When you dream of being married, you probably don't fantasize about paying bills, but such practical matters comprise a big part of life after wedded bliss. Considering money is one of the top things couples fight over, it's important to establish healthy patterns for dealing with finances from the beginning. And since one of the first financial steps you'll take together is merging your bank accounts, it's the perfect place to start off on the right financial foot. Luckily, there's no right or wrong way to combine bank accounts—there are just different options.
Here, Mary Beth Storjohann, CFP and founder of Workable Wealth, a firm specializing in financial planning for Gen Y clients, breaks down the two approaches newlyweds should consider—and the one couples should avoid.
One Joint Account
Joint accounts allow for full disclosure, forcing you and your spouse to check in often about spending. They're also easier to manage. "Who pays what doesn't become an issue," Storjohann says. "There's a greater accountability factor and it's easier to reach joint goals." On the flip side, one joint account requires that you give up a degree of privacy and control.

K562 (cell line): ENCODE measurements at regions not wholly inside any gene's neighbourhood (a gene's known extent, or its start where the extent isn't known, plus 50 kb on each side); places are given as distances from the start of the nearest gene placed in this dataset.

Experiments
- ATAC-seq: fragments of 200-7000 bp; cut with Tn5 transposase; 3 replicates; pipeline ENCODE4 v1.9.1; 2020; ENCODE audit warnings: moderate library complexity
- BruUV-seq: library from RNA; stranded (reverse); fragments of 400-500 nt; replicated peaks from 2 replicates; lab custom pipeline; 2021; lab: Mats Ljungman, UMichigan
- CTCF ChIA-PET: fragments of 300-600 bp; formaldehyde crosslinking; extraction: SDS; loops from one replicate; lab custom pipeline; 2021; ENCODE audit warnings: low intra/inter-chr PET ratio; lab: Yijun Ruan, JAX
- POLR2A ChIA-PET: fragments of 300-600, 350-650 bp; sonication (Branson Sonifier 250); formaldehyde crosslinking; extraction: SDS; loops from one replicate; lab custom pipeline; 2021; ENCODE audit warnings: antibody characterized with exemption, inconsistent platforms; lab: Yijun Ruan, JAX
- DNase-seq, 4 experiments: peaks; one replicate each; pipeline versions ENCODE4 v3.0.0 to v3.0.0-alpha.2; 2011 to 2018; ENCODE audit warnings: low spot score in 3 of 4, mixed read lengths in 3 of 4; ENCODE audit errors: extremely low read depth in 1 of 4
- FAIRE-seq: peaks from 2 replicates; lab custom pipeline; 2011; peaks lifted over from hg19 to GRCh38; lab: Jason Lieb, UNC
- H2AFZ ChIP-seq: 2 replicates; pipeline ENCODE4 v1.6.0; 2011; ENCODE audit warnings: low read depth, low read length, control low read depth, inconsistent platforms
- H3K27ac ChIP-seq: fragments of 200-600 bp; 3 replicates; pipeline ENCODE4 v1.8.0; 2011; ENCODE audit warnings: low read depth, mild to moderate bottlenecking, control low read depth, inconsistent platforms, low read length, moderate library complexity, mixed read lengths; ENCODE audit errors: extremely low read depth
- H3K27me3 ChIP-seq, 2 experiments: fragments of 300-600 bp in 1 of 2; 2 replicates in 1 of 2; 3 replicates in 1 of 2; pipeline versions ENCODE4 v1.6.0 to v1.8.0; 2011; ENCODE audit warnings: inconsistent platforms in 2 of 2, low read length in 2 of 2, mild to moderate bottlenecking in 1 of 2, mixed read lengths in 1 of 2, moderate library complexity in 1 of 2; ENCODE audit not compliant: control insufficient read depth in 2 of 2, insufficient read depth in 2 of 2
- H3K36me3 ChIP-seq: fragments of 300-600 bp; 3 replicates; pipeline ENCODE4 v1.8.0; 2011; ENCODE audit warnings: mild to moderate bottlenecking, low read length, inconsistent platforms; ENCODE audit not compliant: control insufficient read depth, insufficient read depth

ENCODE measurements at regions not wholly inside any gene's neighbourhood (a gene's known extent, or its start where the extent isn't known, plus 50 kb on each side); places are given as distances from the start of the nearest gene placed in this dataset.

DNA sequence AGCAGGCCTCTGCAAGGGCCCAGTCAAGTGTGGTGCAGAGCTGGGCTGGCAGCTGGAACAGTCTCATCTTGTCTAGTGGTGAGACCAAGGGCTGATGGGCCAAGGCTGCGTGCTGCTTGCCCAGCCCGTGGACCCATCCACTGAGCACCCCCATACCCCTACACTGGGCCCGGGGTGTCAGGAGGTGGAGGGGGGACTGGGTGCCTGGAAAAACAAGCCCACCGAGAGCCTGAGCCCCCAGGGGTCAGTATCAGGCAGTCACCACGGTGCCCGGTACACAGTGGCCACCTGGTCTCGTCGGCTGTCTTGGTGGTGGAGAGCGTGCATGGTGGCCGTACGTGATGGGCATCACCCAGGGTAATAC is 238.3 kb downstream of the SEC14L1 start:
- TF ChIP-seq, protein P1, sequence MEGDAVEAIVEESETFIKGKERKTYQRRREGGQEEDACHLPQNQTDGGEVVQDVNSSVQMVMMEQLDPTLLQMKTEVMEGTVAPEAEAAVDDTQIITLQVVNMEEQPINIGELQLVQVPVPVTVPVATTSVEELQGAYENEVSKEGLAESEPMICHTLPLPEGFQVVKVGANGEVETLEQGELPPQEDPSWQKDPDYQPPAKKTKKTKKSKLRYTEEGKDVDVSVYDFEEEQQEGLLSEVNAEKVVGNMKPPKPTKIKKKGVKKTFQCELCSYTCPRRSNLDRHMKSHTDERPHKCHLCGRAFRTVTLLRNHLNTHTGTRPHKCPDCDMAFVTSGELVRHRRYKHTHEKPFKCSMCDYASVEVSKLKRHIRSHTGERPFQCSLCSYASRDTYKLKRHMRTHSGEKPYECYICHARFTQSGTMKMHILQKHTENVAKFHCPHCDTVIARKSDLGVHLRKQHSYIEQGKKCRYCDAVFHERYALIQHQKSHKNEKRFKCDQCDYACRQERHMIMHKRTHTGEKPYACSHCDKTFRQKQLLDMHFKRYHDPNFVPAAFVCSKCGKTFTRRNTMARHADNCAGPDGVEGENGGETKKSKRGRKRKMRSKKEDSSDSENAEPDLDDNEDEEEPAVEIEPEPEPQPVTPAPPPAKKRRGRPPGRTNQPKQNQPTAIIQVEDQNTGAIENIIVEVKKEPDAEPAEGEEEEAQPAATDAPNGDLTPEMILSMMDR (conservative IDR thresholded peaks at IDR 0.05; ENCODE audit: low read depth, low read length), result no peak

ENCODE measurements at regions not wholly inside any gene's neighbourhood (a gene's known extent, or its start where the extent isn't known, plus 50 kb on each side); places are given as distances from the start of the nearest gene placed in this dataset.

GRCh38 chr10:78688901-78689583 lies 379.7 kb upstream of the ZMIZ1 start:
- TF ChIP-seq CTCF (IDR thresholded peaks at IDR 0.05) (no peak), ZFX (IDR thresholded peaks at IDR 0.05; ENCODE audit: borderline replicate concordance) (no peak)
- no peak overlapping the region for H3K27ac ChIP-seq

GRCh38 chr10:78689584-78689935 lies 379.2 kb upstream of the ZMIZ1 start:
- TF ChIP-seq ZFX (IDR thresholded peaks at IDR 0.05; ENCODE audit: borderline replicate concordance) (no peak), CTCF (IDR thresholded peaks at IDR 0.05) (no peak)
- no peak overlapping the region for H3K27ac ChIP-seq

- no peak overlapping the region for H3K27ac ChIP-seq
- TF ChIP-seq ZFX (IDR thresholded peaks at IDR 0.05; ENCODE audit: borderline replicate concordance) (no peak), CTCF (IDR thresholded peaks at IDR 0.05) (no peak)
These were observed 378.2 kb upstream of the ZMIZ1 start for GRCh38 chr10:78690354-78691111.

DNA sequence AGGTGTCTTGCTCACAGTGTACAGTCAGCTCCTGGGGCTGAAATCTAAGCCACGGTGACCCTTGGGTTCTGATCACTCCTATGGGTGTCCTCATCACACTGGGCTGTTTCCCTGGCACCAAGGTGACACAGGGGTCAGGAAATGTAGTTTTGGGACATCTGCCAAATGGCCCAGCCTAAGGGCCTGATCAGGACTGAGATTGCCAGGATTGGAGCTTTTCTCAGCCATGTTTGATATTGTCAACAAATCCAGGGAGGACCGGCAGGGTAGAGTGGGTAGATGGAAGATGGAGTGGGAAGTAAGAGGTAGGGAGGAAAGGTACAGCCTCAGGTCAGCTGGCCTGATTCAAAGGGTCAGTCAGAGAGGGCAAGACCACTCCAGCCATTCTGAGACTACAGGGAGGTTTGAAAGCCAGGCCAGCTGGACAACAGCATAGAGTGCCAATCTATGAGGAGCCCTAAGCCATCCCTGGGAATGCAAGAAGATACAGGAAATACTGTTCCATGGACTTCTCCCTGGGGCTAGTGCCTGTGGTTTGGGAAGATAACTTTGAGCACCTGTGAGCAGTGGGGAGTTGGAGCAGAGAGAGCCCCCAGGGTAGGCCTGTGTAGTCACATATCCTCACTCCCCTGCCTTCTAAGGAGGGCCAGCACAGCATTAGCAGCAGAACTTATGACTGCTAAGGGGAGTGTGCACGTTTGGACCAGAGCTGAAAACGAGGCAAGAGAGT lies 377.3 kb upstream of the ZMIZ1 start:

One Joint Account With Separate Individual Accounts
This approach forces you to come up with a fair system for contributing money and paying bills. There's often less anxiety with this setup, says Storjohann. "Once you put aside the allotted money for bills [in the joint account], the rest of your money is truly yours. Spending habits don't cause as much tension when they're private." In addition, if one person brings a large amount of debt into the relationship, he or she can keep it separate until it's paid off.
If you're not ready for totally conjoined checking accounts—they are trickier to manage—consider setting up joint savings accounts for each of your goals (vacation, house, children). "Savings accounts are more goal-oriented," says Storjohann, "so they're usually easier to combine."
One disadvantage of maintaining separate personal accounts? "Separate accounts can mean separate goals—in an unconscious way," warns Storjohann. "It can inhibit movement toward joint goals."
Important Things to Remember About Both Options
Be sure that both parties contribute equally to financial tasks. It's dangerous when one person ends up in control and the other doesn't know what's going on. To avoid a situation like that, schedule a regular monthly money date. If you find it hard to talk about money—or are already bickering over finances—consider a financial planner. They're a neutral party who can help you learn to communicate about finances in a stress-free way.
Finally, avoid keeping totally separate accounts at all costs: "That can indicate bigger issues," Storjohann says. "If one partner is against joining accounts at all, you need to delve into why."